Metamorphosis of a City: From Constantinople to Istanbul

Istanbul, an example of the cultural exchange between civilisations occurring throughout the history of humankind, is a witness to how Byzantine sacred monuments were preserved by the Ottomans after the conquest of Constantinople in 1453. It therefore grants us the privilege of admiring masterpieces of Byzantine architecture today.

The Ottoman Bridges in Sarajevo

Of all the cities in Bosnia, the biggest concentration of the bridges in city area was in Sarajevo, the capital city divided by the river Miljacka where most of the bridges were built on. Also, the bridges were built in the peripheral part of the city on rivers Željeznica and Bosnia. The exact number of bridges is unknown but there was at least seven stone bridges from the Ottoman period, of which four are preserved.

The Old Ottoman Bridge at Plandiste in Sarajevo

The bridge is not monumental but is nonetheless aesthetically pleasing, particularly due to elegance of how it fits perfectly into its natural environment. Built of cut limestone, it possesses seven arches. The landmark bridge at Plandište spans 52 m; it is 4.5 m wide and 4.5 m tall at its highest or middle point.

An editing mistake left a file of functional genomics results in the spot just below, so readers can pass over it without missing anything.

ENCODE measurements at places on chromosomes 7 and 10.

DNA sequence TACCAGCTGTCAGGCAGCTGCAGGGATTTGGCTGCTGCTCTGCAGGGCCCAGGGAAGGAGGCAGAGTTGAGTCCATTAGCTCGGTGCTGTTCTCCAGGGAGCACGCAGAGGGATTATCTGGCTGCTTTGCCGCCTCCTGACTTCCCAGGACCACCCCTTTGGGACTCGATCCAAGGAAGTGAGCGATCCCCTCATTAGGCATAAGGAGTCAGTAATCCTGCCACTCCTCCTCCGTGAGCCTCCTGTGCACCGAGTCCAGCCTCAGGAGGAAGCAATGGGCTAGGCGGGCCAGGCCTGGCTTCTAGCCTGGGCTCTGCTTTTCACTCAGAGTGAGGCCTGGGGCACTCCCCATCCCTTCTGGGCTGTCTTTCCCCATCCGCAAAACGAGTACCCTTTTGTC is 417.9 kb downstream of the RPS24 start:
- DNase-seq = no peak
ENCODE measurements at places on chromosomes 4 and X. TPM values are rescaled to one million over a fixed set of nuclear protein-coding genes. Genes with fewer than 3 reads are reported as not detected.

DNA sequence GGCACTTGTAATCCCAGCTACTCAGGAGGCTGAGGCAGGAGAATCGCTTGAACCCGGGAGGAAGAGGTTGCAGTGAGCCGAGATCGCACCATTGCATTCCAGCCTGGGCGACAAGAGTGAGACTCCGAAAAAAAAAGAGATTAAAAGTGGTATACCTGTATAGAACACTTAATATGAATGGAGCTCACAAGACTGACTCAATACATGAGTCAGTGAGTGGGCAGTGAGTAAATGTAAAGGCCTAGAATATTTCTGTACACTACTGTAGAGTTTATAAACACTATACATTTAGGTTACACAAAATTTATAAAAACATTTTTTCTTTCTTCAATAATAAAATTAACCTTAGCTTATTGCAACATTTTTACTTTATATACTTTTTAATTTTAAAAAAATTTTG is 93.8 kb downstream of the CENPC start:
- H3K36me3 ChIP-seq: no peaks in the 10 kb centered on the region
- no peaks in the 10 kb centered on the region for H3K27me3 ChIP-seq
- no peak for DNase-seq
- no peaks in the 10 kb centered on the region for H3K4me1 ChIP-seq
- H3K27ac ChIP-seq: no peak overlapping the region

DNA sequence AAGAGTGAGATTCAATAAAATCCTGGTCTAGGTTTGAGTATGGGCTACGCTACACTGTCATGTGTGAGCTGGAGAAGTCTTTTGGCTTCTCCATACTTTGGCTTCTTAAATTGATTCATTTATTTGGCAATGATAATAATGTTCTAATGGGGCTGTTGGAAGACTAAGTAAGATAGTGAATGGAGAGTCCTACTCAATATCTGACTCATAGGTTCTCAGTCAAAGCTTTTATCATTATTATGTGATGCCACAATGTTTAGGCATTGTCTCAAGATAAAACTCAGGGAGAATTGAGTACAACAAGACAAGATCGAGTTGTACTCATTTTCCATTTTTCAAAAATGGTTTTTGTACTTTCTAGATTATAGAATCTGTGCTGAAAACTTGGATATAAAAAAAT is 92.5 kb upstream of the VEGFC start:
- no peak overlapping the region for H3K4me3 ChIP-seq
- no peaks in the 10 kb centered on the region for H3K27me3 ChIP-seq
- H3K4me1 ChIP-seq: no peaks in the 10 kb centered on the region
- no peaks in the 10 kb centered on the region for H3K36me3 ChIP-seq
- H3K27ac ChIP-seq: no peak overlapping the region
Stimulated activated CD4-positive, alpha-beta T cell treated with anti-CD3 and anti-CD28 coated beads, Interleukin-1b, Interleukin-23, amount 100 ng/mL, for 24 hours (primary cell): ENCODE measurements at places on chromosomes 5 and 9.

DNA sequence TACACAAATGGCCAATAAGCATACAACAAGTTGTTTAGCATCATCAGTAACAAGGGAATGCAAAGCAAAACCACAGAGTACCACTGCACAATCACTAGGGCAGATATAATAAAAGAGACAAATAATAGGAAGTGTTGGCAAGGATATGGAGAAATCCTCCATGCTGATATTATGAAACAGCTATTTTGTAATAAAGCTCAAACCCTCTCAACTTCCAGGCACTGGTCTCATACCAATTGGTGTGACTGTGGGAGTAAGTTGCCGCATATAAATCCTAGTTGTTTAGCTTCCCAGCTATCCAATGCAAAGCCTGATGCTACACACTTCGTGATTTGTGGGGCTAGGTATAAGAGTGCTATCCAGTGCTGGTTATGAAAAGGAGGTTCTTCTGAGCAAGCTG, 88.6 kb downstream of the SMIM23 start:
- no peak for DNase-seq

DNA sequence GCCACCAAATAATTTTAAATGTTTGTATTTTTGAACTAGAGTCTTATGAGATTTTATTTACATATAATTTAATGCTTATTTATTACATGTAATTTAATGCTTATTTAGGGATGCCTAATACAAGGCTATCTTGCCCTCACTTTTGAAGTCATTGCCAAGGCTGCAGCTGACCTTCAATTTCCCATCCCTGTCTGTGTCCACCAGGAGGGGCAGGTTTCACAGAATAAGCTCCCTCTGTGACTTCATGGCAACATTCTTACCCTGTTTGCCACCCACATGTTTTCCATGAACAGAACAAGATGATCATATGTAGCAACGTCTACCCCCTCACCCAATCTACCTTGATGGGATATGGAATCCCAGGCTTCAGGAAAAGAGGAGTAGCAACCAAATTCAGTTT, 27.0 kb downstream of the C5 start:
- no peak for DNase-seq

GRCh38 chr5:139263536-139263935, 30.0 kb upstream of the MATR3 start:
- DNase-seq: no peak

Haseki Hürrem Sultan and her Contribution to the Development of Ottoman Art

Haseki Hürrem Sultan, a beloved wife of the Kanuni Sultan Süleyman I, represents one of the most prominent figures of Ottoman history. Today, there are different opinions about her exact origin (“Was she Ukrainian or Russian?”), but it is known that she was purchased as a slave and brought to the sultan's palace where she embraced Islam and received quality education.

Painting on Ceramic Tiles

One of the most advanced forms of Ottoman art is a painting on ceramic tiles. This form of decoration is a trademark of indoor decorating of Ottoman mosques and other buildings. Usually it was a large wall composition.